At-sea freezing technology then enabled them to bring frozen sushi ready tuna from the furthest oceans to market after as little as one year. By the 1980s, the industry employed tens of thousands of people. But it wasn’t just about quantity; it was about quality too. As demand increased, some fishermen turned to illegal methods like driftnetting, which involved setting long-lines baited with thousands of hooks that dragged along the sea floor. This method was banned on the high seas under the Convention on International Trade in Endangered Species (CITES), but in the late 1970s, hundreds of kilometers of driftnets were often deployed in a matter of nights.
The initial target was yellowfin. Because they are small, fast swimmers, yellowfin are easy prey for larger fish such as blue marlin, swordfish, and sharks. Yellowfins are also highly sought-after because of their rich taste and fat content.
The IUCN Red List of Threatened Species classifies a species as critically endangered, endangered, vulnerable, or near threatened based on how likely it is to become extinct within the next 10–20 years. A species is considered “extinct in the wild” if there are no living individuals left in the wild.
A species is assessed as being “further removed from extinction” if there are still some living individuals remaining in the wild. For example, a species classified as “endangered” could either fall into one of three categories—critically endangered, endangered, or vulnerable—based on whether it faces an extremely high risk of becoming extinct in the wild, a high risk of extinction, or a moderate risk of extinction, respectively.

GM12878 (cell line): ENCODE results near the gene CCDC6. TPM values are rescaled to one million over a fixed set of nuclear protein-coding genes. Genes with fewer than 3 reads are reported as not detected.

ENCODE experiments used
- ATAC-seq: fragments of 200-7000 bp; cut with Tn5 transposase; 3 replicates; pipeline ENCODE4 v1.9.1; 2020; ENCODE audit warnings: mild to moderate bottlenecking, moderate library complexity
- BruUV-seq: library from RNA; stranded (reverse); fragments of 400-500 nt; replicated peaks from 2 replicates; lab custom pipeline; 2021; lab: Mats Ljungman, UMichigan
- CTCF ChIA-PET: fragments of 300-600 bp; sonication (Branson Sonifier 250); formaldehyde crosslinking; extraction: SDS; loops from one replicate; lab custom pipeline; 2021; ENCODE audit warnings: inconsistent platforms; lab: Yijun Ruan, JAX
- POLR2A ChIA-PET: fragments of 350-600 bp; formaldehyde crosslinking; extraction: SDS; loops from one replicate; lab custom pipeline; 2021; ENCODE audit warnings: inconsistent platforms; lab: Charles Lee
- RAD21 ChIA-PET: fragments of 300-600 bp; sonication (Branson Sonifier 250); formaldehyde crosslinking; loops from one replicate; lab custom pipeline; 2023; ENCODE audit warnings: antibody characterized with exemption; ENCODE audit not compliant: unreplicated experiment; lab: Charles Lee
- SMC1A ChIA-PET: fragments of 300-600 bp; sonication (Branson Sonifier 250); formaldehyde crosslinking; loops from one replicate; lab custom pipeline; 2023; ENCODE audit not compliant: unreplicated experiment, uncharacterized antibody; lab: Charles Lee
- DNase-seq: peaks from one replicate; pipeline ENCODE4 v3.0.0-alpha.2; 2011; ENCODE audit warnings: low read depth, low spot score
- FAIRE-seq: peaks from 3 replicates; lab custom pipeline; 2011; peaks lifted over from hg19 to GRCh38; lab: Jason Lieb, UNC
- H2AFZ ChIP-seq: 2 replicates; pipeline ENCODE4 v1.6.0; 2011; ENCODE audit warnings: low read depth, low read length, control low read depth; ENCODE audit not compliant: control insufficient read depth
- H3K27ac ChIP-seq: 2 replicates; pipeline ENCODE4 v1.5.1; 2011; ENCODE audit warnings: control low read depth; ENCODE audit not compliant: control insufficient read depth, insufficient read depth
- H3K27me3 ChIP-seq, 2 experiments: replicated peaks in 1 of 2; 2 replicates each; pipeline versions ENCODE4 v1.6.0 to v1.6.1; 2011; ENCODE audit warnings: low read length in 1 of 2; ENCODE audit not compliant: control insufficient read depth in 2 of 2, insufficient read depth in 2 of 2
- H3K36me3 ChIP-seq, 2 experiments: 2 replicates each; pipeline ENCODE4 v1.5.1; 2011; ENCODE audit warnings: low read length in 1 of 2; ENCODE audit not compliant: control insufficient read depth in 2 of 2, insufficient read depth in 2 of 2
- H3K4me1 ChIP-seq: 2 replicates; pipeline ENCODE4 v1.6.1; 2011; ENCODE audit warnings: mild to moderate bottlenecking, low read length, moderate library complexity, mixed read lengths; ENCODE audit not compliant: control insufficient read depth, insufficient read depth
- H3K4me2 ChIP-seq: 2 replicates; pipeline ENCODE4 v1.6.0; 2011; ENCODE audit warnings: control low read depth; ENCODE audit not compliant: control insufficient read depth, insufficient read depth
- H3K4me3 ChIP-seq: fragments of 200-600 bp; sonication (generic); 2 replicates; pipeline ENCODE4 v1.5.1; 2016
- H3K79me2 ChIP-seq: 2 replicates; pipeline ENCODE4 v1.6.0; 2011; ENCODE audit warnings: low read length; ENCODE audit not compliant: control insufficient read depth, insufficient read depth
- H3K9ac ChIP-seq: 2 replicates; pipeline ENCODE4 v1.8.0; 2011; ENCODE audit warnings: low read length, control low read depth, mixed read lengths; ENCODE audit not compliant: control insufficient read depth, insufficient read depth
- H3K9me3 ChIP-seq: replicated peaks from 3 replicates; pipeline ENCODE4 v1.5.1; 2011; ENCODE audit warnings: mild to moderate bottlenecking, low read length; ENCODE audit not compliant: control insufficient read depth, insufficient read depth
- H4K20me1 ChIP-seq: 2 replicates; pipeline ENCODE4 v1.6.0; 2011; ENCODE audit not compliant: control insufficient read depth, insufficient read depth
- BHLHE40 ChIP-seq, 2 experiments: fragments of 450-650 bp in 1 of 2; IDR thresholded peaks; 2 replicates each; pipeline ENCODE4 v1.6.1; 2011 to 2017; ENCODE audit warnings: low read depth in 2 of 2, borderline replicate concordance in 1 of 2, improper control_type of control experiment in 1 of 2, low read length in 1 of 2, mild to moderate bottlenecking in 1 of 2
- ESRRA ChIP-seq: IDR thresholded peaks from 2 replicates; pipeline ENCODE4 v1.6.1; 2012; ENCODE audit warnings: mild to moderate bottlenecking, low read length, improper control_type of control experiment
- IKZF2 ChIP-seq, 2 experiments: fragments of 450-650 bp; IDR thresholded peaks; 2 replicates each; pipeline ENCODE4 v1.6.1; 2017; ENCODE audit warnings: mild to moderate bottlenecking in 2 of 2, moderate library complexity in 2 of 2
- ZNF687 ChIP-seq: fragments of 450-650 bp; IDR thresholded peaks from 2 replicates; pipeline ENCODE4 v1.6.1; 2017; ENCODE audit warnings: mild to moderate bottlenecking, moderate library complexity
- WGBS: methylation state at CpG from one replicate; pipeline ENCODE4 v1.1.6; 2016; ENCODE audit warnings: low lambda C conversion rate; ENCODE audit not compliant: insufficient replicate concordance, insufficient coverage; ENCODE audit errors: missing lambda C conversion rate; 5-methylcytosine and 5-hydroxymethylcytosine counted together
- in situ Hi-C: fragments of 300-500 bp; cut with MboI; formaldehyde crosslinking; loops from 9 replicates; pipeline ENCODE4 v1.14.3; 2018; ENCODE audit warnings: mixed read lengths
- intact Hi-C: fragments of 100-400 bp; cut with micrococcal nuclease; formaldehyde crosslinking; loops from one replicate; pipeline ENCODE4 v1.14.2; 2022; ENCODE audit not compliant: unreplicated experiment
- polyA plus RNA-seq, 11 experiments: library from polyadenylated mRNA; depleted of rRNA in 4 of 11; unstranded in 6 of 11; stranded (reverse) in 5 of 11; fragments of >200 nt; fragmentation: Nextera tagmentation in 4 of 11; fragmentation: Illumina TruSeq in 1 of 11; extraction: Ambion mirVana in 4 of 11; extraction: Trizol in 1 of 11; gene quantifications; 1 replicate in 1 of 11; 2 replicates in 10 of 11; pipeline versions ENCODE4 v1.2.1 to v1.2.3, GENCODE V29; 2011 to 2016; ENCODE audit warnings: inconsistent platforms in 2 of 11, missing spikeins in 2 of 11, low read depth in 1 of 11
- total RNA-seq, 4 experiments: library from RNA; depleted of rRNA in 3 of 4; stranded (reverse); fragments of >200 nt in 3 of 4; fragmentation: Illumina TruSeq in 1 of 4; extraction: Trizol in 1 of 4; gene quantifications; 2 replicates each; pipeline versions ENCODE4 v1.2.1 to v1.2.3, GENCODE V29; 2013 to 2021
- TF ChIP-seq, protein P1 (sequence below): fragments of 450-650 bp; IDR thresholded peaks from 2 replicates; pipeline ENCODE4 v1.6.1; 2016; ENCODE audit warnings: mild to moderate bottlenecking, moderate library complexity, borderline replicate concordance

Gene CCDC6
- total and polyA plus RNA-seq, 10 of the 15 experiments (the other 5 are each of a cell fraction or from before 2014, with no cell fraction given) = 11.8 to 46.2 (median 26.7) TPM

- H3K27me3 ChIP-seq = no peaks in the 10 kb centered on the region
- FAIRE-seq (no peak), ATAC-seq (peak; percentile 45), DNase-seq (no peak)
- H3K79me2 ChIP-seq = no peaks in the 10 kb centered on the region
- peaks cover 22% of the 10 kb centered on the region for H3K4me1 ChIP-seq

Bluefins are known for being one of the most voracious predators in the ocean. In fact, they are often referred to as “the world’s greatest scavengers.” This makes sense given how much food they eat. A single bluefin could consume up to 50 tons of prey per day.
They will also filter-feed, meaning they use their mouth to sift plankton and small organisms out of seawater. A bluefin might spend hours swimming around looking for something tasty to chow down on. When it finds something good, it opens its huge mouth wide, filters out the food, and swallows it whole.